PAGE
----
Human Error: A Meaningless Term

Human Error A Meaningless Term

“Egyptian authorities suggest that the Ever Given container ship that ran aground blocking the Suez Canal could have been due to human error.”  Such headlines attributing serious accidents to “human error” are remarkably common following nearly every serious incident.  But what does that tell us?  Other than acts of God, aren’t all accidents the result of some form of human error?  Don’t all humans commit errors from time to time?  Have we confused proximate cause for root cause?  Should finding someone to blame for human error be the end of the story or (better) the beginning?

Unless your company is doing a very poor job of employment screening, none of your workers show up on the job wanting to make mistakes and errors that could get them, or their coworkers injured or killed. Most workers much prefer to be productive and recognized for their positive contributions. Of course, we all, myself very much included, make mistakes. Some of those mistakes could be considered careless, or even stupid. But does labeling such mistakes human error, and then finding someone to blame for them, contribute to organizational learning and improvement? I think not. Blaming workers for accidents is nearly always shortsighted and counterproductive. What makes me say this?

The Problem with Blame

  1. Too often when the proximate cause “mistake” is found, and the guilty party or parties are identified it’s the end of the story.  Workers are disciplined, and/or retrained and new rules or procedures are added. These fixes, however, ignore root cause and do little more than alienate the workforce and make the work more complex.
  2. When incident investigations conclude with human error as the cause you have stopped learning. The root cause context and system deficiencies that set the stage for the incident go unaddressed.  If your investigation is focused on individual behaviors rather than the system overall sustainable improvement is simply not possible.  Blaming individuals for unwanted events is both simple, and in our nature, but human error is inevitable and very rarely a conscious choice.  Blame corrects nothing but leaves system weaknesses in place.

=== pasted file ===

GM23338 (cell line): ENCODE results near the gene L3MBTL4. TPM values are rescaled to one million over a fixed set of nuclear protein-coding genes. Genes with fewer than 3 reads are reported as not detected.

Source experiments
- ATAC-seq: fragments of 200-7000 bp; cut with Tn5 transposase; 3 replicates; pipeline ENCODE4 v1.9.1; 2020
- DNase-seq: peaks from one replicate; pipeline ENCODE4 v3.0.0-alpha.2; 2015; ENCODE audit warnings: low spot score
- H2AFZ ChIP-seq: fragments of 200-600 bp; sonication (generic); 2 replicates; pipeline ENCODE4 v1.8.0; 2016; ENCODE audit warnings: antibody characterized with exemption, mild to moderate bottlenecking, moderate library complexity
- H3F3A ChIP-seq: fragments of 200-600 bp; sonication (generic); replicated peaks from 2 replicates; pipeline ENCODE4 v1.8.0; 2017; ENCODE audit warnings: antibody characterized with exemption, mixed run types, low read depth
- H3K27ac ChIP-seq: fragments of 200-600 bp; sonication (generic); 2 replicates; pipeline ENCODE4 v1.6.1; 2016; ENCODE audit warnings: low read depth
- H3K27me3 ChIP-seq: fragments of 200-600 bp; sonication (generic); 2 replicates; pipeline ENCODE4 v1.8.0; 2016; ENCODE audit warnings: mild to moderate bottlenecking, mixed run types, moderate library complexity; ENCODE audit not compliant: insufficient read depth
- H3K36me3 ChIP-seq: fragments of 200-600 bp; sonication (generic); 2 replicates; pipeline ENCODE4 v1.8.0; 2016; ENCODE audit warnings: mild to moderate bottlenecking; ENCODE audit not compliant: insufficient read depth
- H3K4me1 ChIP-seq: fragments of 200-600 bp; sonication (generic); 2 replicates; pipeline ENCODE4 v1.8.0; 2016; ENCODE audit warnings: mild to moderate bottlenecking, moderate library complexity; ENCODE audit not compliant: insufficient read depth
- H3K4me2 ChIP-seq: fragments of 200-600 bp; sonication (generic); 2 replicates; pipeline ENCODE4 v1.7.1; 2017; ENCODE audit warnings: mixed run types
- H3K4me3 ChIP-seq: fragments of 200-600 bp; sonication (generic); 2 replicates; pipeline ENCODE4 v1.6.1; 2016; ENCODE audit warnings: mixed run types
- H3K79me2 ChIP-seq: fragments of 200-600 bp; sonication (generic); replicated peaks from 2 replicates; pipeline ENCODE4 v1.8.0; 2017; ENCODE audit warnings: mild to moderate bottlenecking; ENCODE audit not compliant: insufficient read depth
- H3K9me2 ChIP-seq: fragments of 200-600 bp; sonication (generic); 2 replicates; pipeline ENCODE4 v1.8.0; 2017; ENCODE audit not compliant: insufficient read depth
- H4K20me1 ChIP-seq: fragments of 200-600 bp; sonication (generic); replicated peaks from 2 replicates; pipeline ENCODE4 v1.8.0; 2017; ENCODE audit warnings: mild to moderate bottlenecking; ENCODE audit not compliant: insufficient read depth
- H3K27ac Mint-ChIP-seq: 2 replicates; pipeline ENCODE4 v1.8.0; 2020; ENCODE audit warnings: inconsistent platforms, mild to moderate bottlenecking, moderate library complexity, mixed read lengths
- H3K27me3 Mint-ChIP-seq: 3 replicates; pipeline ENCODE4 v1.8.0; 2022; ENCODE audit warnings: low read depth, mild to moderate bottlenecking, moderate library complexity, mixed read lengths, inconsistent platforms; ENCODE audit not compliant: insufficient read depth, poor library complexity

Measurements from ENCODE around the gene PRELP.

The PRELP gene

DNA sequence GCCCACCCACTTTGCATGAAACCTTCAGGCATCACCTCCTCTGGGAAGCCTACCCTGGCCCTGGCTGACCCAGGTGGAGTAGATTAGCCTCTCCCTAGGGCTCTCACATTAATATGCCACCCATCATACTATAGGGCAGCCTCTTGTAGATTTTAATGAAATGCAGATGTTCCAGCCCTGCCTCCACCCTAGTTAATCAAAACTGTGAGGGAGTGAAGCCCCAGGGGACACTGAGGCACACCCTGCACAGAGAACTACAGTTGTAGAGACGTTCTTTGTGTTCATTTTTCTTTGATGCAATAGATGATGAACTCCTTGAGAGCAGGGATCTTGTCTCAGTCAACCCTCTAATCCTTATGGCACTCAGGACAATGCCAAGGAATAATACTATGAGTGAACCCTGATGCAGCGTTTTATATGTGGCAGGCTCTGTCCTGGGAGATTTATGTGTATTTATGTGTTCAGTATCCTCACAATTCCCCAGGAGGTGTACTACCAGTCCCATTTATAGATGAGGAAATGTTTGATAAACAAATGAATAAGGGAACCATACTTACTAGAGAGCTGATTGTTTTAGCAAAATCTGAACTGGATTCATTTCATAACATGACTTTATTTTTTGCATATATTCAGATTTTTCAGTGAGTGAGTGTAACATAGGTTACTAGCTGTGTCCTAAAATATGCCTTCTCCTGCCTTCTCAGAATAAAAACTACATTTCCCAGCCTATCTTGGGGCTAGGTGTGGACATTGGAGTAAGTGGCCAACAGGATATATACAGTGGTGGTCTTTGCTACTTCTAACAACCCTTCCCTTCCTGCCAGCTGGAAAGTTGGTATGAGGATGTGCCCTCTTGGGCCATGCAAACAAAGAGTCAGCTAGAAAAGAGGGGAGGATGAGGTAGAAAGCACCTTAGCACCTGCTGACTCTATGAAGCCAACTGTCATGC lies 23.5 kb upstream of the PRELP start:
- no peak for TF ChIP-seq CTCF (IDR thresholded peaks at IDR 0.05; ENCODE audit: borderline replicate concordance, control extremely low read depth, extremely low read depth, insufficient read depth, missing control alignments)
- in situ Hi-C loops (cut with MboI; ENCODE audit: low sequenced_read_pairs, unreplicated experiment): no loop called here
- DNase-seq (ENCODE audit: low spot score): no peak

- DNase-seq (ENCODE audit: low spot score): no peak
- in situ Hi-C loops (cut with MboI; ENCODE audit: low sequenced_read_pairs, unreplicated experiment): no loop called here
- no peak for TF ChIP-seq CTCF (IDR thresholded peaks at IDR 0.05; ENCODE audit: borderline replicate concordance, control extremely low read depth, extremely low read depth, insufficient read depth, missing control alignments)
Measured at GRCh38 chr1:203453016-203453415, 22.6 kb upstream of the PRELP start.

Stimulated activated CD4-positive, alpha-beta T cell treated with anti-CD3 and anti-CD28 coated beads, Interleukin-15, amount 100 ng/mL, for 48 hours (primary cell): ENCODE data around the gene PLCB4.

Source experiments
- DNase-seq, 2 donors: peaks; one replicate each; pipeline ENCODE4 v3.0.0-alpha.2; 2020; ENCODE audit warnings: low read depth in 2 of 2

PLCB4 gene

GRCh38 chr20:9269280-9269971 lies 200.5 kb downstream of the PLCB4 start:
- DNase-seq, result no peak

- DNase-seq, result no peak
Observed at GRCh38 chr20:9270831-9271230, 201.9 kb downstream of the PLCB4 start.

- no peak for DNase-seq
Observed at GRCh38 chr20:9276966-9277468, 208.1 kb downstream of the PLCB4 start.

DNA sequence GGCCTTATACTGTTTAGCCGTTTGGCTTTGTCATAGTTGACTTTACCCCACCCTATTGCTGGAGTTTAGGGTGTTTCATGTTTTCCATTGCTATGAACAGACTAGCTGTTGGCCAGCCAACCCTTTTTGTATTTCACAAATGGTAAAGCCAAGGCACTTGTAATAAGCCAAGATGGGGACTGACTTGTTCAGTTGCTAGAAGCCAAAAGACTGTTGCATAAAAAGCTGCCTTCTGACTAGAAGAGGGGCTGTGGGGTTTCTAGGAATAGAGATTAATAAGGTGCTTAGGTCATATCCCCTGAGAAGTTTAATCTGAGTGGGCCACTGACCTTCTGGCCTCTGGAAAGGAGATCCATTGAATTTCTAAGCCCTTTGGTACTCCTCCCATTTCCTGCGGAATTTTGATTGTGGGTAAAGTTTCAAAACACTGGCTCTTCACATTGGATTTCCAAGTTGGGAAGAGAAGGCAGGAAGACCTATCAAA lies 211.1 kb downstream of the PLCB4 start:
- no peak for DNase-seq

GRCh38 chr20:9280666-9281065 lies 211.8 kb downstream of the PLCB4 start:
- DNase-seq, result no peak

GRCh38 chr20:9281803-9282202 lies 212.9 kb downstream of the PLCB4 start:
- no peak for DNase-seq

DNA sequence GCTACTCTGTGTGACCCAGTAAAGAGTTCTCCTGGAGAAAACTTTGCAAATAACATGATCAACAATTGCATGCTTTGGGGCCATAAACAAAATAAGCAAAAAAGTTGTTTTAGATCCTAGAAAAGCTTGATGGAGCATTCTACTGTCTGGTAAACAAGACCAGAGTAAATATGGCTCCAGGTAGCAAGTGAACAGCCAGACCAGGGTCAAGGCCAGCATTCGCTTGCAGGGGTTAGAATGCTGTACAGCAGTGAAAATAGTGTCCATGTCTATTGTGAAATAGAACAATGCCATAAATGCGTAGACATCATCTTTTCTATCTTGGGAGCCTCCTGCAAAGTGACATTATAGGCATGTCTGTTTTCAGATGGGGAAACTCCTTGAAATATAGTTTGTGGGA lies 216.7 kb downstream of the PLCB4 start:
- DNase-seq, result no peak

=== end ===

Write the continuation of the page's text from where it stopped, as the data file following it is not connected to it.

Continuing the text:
3. Blame based on hindsight is fundamentally unfair and kills workforce trust so important to continuous safety improvement.  Too often blame is assigned for long tolerated practices that finally and unexpectedly resulted in an incident.  Blame for the unexpected consequences of common practice, however, sends a terrible message to your workers who may well be “guilty” of the same practices and even rewarded for doing them.  No rational worker does things to purposely cause harm.  More commonly they do what they believe are in the interest of getting the job done as quickly and efficiently as possible.
  4. Corrective actions based on blame are almost always limited to the individuals involved and/or company-wide behavioral modification initiatives.  Many of these actions are expensive, overly complicate the work and alienate the workers.  Despite the expense and effort expended, corrective actions based on blame do nothing to promote lasting improvement as they completely fail to address root causes.

It’s easy and often tempting to assign blame after an accident.  In rare cases (e.g., unsafe work for personal gain, drug use…) it is probably justified.  But blaming the workers for incidents (i.e., consequences) gains you very little and can have far reaching negative consequences; consequences that cost you money as well as the trust and engagement of your workers.  It’s generally not the workers that need fixing but the system and culture that need improvement.  If you think human error is the end of the story you haven’t looked hard enough.

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Author Bio

Jim Loud

Mr. Loud’s over 40 years of safety experience includes 15 years with the Tennessee Valley Authority (TVA) where he served as the supervisor of Safety and Loss Control for a large commercial nuclear facility and later as manager of the corporate nuclear safety oversight body for all three of TVA’s nuclear sites. At Los Alamos National Laboratory he headed the independent assessment organization responsible for safety, health, environmental protection, and security oversight of all laboratory operations.

Mr. Loud is a regular presenter at national and international safety conferences. He is the author of numerous papers and articles. Mr. Loud is a Certified Safety Professional (CSP), and a retired Certified Hazardous Materials Manager (CHMM). He holds a BBA from the University of Memphis, an MS in Environmental Science from the University of Oklahoma and an MPH in Occupational Health and Safety from the University of Tennessee.

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